• 17. From Individual to Network Centric The  most  appropriate  care  system  for  an  aging  society  is  one   that  supports  both  caregivers  and  older  adults  in  a   comprehensive  long-­‐term  home-­‐care  system.  Such  a  system   can  be  cost-­‐effec;ve  if  established  so  that  it  subs;tutes  for   more  expensive  forms  of  other  services  when  care  needs   jus;fy  it.                                                                                    Neena  Chappell  Canada  Research  Chair  in  Social  Gerontology - 17 -
  • 18. From Individual to Network Centric Virtually all home care clients also rely on a spouse, adult child, friend or neighbour to provide practical assistance and emotional support. According to Nancy White at Canadian Institute for Health Information, having a friend or family member provide support in addition to paid home care, makes it possible for people to stay in their own homes. - 18 -
  • 19. Acknowledging Dependency ..the support and assistance one individual requires of another where the one in need of care is inevitably dependent, …because they are young, too ill or impaired, or too frail to manage daily self-maintenance alone. Eva Kittay - 19 -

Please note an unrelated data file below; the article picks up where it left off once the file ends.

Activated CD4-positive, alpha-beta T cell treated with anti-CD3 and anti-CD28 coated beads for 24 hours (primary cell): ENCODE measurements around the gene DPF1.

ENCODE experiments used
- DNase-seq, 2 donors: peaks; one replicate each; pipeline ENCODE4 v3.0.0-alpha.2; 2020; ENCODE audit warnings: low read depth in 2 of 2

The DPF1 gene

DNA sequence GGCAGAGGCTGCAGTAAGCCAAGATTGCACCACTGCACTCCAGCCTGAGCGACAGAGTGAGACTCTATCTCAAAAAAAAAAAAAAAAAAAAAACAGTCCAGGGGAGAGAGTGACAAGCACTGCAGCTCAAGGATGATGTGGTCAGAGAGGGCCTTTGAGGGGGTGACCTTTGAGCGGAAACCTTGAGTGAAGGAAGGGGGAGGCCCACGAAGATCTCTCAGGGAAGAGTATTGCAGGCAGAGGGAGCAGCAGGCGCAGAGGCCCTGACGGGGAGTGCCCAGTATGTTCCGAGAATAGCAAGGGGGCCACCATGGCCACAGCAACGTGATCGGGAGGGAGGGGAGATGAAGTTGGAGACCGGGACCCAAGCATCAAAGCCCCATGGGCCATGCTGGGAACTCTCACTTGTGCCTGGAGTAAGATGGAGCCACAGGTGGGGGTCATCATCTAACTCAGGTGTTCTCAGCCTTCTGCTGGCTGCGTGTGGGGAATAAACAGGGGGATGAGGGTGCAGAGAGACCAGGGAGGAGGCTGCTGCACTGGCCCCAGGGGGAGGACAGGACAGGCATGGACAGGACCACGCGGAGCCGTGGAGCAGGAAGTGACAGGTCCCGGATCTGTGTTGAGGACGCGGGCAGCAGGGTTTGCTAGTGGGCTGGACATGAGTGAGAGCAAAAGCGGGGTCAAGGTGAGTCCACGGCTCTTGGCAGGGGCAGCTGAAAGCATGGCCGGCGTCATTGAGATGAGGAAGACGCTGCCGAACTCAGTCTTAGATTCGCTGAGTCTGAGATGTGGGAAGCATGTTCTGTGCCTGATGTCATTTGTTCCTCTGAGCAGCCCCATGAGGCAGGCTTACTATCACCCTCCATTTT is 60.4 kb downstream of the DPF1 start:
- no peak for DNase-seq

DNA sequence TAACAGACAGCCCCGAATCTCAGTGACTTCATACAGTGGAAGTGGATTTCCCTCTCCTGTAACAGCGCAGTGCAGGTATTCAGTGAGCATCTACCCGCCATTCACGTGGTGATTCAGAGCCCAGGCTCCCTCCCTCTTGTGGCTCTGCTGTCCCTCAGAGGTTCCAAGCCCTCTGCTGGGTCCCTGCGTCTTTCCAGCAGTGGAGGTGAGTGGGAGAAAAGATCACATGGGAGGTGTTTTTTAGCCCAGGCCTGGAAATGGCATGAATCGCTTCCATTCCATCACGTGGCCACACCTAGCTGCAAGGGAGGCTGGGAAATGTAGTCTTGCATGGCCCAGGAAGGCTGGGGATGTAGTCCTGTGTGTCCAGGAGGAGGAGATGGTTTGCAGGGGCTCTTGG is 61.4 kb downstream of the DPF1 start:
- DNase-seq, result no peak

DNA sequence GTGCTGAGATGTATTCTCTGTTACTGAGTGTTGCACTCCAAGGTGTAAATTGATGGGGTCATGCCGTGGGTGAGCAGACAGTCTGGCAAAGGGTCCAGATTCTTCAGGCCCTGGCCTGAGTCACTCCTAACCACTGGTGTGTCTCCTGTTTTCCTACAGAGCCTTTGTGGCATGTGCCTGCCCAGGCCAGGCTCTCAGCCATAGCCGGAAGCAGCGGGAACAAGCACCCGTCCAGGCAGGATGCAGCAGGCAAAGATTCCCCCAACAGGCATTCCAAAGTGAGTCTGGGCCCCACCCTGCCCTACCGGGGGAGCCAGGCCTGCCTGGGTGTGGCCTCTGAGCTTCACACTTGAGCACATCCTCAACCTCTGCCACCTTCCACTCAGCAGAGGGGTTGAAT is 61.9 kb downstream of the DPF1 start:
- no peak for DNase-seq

• 20. The Beauty of Dependency The vulnerable people whom your committee is called to reflect about caring for, are often in a precarious state, mentally or physically or both. They are often in anguish. The old, those living with illness and perhaps near death, those in depression and with a sense of despair, those living with disabilities; these are all people living in a most fragile state. The danger in our culture of productivity and achievement is that we easily dismiss and ignore as unproductive the gifts and the beauty of our most vulnerable members, and we do so at our own peril, dehumanizing ourselves. Jean Vanier - Letter to Parliamentary Committee on Palliative Care - 20 -
  • 21. Caring Equals Citizenship Citizenship is a way of making concrete our ethical commitment to care and to realize our obligations to aid our ‘fellow travelers.’ Mark Kingwell (The World We Want) - 21 -
  • 22. Caring Equals Citizenship Illness is the night side of life, a more onerous citizenship. Everyone who is born holds dual citizenship, in the kingdom of the well and in the kingdom of the sick. Although we all prefer to use the good passport, sooner or later each of us is obliged, at least for a spell, to identify ourselves as citizens of that other place. Susan Sontag - 22 -